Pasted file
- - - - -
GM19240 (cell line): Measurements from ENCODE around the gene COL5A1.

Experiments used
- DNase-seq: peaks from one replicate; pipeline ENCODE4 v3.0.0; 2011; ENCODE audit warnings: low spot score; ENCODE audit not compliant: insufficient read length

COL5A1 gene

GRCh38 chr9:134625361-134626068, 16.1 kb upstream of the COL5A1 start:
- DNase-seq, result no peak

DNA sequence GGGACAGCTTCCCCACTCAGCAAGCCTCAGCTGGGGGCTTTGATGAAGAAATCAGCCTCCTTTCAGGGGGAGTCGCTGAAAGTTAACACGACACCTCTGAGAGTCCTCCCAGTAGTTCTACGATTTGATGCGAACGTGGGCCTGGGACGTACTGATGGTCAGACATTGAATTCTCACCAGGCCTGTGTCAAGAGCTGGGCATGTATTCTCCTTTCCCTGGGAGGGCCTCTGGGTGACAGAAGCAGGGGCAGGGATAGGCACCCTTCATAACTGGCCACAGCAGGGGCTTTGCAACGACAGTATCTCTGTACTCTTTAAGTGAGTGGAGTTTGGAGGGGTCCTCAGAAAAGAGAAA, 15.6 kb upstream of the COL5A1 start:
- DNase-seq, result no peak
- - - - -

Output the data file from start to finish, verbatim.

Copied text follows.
GM19240 (cell line): Measurements from ENCODE around the gene COL5A1.

Experiments used
- DNase-seq: peaks from one replicate; pipeline ENCODE4 v3.0.0; 2011; ENCODE audit warnings: low spot score; ENCODE audit not compliant: insufficient read length

COL5A1 gene

GRCh38 chr9:134625361-134626068, 16.1 kb upstream of the COL5A1 start:
- DNase-seq, result no peak

DNA sequence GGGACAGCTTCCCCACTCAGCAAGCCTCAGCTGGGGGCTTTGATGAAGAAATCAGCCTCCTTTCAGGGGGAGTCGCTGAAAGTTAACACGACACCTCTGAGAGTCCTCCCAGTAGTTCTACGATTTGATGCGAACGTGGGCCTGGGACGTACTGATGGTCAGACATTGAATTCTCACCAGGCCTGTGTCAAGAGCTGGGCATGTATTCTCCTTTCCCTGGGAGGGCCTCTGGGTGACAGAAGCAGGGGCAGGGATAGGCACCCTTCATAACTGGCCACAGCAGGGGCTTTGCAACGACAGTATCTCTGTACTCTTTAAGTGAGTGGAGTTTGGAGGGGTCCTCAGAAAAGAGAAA, 15.6 kb upstream of the COL5A1 start:
- DNase-seq, result no peak